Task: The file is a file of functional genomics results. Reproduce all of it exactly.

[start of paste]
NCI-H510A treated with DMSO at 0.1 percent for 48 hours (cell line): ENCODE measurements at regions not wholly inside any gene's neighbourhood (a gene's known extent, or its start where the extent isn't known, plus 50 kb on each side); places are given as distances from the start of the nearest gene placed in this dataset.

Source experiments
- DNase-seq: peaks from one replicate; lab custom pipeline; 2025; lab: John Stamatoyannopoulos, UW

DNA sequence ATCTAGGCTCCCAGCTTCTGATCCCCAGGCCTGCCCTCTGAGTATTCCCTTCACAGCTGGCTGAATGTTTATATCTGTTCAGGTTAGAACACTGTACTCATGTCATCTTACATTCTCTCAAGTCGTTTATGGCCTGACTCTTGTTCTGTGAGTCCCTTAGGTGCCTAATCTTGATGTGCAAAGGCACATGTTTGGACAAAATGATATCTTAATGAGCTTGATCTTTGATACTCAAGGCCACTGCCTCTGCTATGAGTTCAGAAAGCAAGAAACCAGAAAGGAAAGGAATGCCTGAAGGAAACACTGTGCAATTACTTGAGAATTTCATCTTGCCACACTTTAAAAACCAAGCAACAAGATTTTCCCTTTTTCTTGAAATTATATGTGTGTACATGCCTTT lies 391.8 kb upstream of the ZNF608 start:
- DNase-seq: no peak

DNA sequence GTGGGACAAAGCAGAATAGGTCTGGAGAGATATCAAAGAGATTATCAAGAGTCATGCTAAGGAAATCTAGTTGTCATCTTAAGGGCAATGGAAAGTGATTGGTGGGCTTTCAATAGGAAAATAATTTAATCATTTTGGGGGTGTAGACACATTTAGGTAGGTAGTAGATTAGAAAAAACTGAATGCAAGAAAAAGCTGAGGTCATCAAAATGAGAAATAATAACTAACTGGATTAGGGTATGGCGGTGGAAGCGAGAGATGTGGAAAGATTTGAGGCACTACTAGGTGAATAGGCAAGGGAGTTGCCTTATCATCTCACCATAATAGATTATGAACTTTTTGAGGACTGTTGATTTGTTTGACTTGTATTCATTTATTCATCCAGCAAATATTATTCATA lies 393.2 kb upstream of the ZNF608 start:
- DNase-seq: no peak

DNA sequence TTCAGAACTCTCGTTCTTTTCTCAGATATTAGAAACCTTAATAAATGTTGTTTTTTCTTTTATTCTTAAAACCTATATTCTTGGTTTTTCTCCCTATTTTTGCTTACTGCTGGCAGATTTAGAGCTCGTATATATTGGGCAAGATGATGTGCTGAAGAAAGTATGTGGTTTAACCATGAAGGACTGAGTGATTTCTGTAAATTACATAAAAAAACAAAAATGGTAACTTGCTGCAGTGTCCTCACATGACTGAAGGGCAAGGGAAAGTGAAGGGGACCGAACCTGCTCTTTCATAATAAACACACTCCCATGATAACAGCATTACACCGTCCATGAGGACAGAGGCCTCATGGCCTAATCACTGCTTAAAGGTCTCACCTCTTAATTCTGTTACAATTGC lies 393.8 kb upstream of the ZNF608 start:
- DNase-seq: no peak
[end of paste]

NCI-H510A treated with DMSO at 0.1 percent for 48 hours (cell line): ENCODE measurements at regions not wholly inside any gene's neighbourhood (a gene's known extent, or its start where the extent isn't known, plus 50 kb on each side); places are given as distances from the start of the nearest gene placed in this dataset.

Source experiments
- DNase-seq: peaks from one replicate; lab custom pipeline; 2025; lab: John Stamatoyannopoulos, UW

DNA sequence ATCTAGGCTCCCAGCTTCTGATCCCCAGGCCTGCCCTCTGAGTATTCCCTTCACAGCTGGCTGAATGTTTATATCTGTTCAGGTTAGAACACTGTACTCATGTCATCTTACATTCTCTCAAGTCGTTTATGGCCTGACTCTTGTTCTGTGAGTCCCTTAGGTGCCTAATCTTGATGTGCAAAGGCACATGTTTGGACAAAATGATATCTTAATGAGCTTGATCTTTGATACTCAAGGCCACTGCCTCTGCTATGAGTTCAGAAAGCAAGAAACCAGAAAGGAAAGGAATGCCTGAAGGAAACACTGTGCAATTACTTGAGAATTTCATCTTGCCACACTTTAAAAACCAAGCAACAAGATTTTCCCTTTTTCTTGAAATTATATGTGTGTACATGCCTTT lies 391.8 kb upstream of the ZNF608 start:
- DNase-seq: no peak

DNA sequence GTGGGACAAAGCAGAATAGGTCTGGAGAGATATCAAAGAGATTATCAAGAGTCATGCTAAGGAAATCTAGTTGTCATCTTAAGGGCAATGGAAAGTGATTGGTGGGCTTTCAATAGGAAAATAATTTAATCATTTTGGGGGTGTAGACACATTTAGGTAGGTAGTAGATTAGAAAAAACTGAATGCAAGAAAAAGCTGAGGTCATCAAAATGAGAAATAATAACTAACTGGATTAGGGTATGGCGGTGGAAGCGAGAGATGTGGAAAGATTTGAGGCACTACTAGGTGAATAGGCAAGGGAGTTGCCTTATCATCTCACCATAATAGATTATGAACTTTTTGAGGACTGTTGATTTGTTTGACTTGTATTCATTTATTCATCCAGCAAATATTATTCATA lies 393.2 kb upstream of the ZNF608 start:
- DNase-seq: no peak

DNA sequence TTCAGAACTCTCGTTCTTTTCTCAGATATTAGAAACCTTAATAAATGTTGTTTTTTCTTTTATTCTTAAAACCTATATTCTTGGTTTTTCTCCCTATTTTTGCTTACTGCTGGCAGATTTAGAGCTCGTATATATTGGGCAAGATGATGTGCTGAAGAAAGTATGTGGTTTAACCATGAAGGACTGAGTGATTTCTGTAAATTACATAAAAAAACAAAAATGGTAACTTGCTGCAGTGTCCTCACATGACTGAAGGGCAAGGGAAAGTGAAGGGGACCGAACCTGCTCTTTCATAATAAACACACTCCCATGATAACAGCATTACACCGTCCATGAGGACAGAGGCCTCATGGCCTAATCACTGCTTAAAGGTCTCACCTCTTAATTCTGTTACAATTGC lies 393.8 kb upstream of the ZNF608 start:
- DNase-seq: no peak